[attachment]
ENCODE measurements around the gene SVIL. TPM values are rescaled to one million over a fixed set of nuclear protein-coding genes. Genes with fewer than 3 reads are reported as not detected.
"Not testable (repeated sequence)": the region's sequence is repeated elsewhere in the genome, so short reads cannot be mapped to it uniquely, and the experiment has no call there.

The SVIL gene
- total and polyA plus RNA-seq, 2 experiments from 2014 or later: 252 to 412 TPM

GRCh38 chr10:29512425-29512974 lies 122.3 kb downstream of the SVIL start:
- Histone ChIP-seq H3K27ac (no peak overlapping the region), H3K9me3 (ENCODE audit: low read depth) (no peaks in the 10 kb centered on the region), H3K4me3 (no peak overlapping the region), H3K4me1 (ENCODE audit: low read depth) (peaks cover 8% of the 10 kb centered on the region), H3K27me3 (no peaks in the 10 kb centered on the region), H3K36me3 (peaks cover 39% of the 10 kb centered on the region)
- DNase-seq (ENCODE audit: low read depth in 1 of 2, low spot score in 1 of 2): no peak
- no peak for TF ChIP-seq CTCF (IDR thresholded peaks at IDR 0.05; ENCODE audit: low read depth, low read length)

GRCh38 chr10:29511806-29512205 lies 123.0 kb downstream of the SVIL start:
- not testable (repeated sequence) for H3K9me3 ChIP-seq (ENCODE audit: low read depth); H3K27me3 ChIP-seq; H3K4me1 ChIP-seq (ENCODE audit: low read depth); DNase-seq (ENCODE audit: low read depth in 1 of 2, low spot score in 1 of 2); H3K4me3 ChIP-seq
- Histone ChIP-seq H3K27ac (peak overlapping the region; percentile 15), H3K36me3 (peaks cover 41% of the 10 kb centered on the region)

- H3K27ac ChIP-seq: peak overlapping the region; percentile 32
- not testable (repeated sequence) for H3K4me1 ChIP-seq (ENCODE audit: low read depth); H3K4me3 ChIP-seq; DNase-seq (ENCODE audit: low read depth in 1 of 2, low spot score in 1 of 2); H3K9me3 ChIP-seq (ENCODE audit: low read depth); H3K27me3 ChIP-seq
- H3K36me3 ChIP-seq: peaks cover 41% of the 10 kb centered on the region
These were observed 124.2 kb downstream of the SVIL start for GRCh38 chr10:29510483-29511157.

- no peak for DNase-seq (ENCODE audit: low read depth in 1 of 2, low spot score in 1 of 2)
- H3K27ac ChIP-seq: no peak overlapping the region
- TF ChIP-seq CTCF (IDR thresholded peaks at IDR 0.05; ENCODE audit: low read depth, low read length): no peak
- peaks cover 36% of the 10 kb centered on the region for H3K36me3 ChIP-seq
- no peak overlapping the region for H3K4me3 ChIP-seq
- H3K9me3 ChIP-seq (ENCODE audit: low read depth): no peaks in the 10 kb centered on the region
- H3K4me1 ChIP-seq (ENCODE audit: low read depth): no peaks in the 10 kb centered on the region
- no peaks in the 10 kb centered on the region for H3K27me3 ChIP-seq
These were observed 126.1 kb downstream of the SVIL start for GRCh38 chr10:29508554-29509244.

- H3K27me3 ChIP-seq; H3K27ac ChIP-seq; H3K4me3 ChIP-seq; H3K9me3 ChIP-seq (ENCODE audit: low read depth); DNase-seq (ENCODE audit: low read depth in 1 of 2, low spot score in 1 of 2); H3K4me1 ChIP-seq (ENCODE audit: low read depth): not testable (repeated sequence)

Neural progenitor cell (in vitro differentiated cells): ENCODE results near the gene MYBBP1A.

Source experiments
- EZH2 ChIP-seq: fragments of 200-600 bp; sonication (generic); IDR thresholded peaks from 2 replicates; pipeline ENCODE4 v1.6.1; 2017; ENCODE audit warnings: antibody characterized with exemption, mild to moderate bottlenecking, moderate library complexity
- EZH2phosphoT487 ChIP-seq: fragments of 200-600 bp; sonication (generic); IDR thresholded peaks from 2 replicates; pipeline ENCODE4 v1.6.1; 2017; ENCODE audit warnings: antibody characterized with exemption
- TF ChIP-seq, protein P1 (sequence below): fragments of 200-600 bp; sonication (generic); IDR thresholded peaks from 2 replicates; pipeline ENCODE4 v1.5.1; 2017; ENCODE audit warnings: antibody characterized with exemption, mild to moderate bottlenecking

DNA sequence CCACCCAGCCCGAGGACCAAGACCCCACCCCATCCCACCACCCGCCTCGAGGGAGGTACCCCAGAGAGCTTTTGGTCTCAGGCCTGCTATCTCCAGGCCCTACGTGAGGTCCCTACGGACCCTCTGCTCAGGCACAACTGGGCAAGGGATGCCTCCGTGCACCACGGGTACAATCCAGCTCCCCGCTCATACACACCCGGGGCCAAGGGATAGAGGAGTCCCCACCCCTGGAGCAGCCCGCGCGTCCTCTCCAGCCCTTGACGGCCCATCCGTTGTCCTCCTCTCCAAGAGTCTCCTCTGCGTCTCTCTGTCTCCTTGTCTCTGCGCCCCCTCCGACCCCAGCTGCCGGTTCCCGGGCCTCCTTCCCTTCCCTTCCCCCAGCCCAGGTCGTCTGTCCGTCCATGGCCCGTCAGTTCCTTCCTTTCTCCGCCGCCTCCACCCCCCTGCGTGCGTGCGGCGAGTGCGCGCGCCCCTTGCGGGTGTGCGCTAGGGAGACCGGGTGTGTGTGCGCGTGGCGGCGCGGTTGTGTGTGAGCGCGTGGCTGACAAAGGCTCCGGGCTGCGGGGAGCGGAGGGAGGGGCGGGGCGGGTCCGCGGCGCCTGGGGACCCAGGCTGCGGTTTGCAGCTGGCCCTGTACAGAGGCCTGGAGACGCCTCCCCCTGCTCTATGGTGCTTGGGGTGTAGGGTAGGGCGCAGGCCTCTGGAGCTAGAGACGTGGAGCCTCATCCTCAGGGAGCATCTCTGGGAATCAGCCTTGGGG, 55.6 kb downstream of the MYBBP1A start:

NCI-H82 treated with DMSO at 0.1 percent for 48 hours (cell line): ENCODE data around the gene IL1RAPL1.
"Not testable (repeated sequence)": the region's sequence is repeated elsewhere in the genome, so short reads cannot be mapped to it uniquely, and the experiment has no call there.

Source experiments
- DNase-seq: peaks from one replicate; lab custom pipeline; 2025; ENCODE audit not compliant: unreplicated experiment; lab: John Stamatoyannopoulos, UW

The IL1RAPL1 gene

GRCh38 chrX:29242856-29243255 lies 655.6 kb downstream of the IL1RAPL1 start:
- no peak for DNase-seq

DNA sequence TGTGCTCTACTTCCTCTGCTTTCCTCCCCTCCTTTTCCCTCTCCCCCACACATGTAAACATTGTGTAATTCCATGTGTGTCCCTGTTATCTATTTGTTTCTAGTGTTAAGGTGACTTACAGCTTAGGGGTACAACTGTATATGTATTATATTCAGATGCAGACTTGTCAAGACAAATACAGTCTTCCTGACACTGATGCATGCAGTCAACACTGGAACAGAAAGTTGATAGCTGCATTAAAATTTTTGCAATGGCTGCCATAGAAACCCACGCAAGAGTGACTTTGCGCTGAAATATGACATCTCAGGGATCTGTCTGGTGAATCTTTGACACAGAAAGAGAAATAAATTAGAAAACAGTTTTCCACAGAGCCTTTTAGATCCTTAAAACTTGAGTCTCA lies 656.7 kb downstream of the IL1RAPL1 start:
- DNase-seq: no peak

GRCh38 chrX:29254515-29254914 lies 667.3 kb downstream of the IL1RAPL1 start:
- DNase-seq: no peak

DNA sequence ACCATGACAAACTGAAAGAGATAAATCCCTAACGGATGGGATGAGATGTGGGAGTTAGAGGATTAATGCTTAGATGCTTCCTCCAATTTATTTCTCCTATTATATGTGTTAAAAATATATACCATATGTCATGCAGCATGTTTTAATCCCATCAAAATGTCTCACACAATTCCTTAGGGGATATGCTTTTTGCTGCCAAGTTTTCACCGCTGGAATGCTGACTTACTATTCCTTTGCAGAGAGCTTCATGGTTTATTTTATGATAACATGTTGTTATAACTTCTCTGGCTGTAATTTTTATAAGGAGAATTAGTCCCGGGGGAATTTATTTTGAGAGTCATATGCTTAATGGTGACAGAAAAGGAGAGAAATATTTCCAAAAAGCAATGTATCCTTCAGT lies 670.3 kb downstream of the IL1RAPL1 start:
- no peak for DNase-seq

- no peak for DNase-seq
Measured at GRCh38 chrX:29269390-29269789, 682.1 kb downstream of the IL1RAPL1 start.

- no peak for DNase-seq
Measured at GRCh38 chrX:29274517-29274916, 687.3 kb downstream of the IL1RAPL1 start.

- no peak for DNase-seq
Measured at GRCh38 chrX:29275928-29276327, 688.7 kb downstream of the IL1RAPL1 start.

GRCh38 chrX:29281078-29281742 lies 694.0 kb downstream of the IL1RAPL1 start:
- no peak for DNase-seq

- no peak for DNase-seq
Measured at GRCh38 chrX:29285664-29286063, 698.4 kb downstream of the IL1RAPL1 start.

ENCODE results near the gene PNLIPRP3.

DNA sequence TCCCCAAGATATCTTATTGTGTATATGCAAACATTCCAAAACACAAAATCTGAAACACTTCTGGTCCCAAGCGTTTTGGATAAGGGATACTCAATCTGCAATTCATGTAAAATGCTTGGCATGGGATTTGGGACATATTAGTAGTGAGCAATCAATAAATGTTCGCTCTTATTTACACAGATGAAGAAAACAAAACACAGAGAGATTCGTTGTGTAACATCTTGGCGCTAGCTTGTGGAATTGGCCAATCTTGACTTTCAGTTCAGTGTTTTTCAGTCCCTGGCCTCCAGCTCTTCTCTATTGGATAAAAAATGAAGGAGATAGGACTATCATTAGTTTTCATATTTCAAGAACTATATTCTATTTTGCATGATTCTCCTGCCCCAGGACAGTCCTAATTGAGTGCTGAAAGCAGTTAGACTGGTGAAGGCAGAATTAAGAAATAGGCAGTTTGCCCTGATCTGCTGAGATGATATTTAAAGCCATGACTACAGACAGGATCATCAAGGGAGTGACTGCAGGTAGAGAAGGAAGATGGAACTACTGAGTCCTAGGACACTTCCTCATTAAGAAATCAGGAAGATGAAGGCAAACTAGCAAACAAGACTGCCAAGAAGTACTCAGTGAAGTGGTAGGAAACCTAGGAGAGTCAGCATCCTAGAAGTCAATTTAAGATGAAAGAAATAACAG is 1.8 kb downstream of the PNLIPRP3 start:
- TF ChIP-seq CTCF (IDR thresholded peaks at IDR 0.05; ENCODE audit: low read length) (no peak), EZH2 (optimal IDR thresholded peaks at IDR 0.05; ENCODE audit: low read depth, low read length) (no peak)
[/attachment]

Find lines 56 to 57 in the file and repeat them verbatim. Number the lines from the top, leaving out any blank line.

DNA sequence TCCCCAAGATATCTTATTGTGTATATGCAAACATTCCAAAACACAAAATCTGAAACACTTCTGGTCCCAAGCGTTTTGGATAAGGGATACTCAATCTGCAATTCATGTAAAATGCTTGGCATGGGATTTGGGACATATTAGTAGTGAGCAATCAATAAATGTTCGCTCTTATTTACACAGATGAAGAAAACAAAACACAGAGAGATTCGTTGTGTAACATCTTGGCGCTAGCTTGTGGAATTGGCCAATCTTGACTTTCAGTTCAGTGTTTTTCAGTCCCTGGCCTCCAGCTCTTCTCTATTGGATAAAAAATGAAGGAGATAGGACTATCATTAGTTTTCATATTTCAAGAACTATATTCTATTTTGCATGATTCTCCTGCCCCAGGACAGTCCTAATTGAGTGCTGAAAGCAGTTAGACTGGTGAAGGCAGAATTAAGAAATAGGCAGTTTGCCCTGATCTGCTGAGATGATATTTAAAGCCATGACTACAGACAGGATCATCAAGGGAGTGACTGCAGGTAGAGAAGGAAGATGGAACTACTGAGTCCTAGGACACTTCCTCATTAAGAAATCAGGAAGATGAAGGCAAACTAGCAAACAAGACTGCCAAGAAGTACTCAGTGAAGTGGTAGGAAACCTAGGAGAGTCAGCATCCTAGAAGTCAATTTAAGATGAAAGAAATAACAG is 1.8 kb downstream of the PNLIPRP3 start:
- TF ChIP-seq CTCF (IDR thresholded peaks at IDR 0.05; ENCODE audit: low read length) (no peak), EZH2 (optimal IDR thresholded peaks at IDR 0.05; ENCODE audit: low read depth, low read length) (no peak)